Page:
As a film buff, David Johnson thinks the subscription service MoviePass, which allowed nearly unlimited movie tickets for a flat monthly or yearly fee, is great.
“It encourages people to try movies that they might not otherwise try,” said Johnson, of Provo, who usually goes to one or two movies a week.
As an accountant, though, Johnson said he was “fascinated by the business model. I did think from the very beginning, ‘How is this sustainable?’”
A lot of MoviePass subscribers in Utah and nationwide have asked that question this week, as the service has taken drastic actions — including a $5 million emergency loan last week to pay for movie tickets its customers wanted to buy — to keep from going under.
On Tuesday, MoviePass announced it was raising its monthly rate to $14.95, about 50 percent above the $9.95-a-month fee that attracted some 3 million users nationwide since last fall. The new fee should go into effect in the next 30 days.
“The rate hike I’m fine with — I’d be willing to pay $30 a month,” said Jason Williams, a software sales rep who lives in West Jordan.
Williams said he probably sees six to 10 movies a month, and with movie tickets in the Salt Lake Valley usually going for $9.50 or $9.75 on a Friday night, the $14.95 monthly fee is still a bargain.
Rebecca Frost, a freelance critic and producer for the Big Shiny Robot podcast, said MoviePass is invaluable for film critics who aren’t affiliated with a major media outlet. Such freelance critics can’t always get into free advance screenings, so MoviePass lowers the expense of buying tickets.
“It’s allowed me to work on my critical skills,” Frost said.
In recent months, MoviePass has put in limitations to the ticket-a-day deal. The service has instituted surge pricing for the most popular showtimes and titles. It stopped allowing subscribers to see the same movie more than once using the service. And it required users to text photos of their ticket stubs — to prove they didn’t use their MoviePass cards to buy tickets for a different movie than what they said they were going to see.
MoviePass CEO Mitch Lowe, in a statement Tuesday, said those restrictions “are meant to protect the longevity of our company and prevent abuse of the service.”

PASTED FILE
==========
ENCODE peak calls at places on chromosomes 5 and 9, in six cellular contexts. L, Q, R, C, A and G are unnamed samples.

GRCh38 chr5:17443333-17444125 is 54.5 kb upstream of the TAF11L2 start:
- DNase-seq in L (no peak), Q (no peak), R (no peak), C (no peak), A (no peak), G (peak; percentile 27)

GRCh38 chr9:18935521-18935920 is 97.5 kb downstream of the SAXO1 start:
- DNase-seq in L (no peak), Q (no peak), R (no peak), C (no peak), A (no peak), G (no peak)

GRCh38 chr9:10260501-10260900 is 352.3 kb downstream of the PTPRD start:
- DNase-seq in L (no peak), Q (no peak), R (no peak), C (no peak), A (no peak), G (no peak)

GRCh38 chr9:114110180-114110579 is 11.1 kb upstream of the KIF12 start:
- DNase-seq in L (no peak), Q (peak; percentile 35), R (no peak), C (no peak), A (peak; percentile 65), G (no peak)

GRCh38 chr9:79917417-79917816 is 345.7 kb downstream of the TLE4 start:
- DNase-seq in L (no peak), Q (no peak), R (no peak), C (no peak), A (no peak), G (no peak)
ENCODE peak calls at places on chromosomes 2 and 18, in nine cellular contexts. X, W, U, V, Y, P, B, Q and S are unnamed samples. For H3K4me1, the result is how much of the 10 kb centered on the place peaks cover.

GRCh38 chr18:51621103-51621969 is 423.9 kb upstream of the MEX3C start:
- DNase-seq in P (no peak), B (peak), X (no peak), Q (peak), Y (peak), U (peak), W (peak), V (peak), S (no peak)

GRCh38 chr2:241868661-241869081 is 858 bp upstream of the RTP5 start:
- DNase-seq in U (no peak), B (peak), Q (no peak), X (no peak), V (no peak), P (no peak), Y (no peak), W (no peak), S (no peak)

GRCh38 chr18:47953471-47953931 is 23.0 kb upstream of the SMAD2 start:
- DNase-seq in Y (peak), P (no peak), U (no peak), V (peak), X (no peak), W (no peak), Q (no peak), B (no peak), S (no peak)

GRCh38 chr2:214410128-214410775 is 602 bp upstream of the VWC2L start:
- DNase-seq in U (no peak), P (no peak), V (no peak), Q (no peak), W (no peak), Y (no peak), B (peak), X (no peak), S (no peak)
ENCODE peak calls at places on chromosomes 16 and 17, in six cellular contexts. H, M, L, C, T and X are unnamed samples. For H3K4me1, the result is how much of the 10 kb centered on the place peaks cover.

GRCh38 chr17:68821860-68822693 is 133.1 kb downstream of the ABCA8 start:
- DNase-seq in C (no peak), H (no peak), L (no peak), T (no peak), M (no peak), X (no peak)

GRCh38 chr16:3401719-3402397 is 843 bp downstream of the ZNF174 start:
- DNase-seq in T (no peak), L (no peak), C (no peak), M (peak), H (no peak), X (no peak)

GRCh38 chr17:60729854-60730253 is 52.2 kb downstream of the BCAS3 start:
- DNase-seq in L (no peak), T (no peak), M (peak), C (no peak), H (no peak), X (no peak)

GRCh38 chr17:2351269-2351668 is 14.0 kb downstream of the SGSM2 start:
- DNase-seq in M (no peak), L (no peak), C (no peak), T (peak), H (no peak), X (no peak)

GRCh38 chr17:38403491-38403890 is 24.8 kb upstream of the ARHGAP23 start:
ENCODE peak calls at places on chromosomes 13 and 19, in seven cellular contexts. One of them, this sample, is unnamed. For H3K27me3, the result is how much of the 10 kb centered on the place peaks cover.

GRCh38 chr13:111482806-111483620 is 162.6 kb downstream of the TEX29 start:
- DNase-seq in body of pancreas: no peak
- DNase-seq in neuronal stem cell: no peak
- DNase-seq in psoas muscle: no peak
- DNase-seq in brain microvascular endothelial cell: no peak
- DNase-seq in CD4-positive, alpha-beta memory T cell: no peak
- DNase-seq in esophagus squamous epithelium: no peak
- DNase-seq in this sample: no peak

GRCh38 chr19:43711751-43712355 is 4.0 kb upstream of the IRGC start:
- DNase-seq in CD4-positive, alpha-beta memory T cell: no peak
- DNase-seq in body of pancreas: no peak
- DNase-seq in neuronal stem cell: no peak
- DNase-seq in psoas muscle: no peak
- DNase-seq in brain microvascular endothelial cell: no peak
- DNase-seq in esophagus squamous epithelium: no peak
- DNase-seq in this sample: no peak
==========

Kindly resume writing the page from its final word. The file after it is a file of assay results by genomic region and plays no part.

Johnson said the restrictions “made the experience less enjoyable. What if I screw up something accidentally?… What if I forget to take a picture of my ticket?”
A new restriction announced Tuesday will keep users from seeing a new movie in the first two weeks of its release — though that may change with distributors and theaters that have worked out deals with MoviePass. The service blocked purchases of tickets last weekend for the new “Mission: Impossible — Fallout.”
MoviePass’ shaky financial status has been felt by its parent company, the data firm Helios and Matheson Analytics. The company’s stock, which was fetching $11.46 a share on Thursday, closed Wednesday at 23 cents a share — the same day it paid back that $5 million loan.
MoviePass, in some ways, has been a victim of its own success. In an interview with The Salt Lake Tribune last fall, Lowe said he expected heavy-use consumers to be rare. “People think in an all-you-can-eat program, people will go a lot,” Lowe said then. “Even though there are some who will go a lot, the average is much, much lower than you would expect.”
Since MoviePass’ surge in popularity last fall, theater chains have offered their own variations on the subscription service. Two chains with theaters in Utah have subscription deals — AMC’s Stubs A-List and Cinemark’s Movie Club — which don’t offer as many tickets a month as MoviePass, but compensate with discounts on concessions and other perks.
Johnson said he hedged his bets on MoviePass by buying a subscription to Cinemark’s Movie Club, which helps reduce costs when he goes to the movies with his wife and five kids.
“You more than get your money back,” Johnson said. “When we try to go to a movie as a family, it can get so pricey.”
If MoviePass shuts down, Frost said she likely would still see as many movies, but cut back in other parts of the theater experience. “Every time I use my MoviePass, I paid what what I would have paid in tickets in concessions,” she said.
Without MoviePass, Williams said he would see a change in his schedule.
“I’ll probably just be going Tuesday nights, when they do the $5 discount nights,” Williams said. “It’s kind of a bummer. I’ll be seeing less movies, but I’ll be paying the same amount.”
The Associated Press contributed to this report.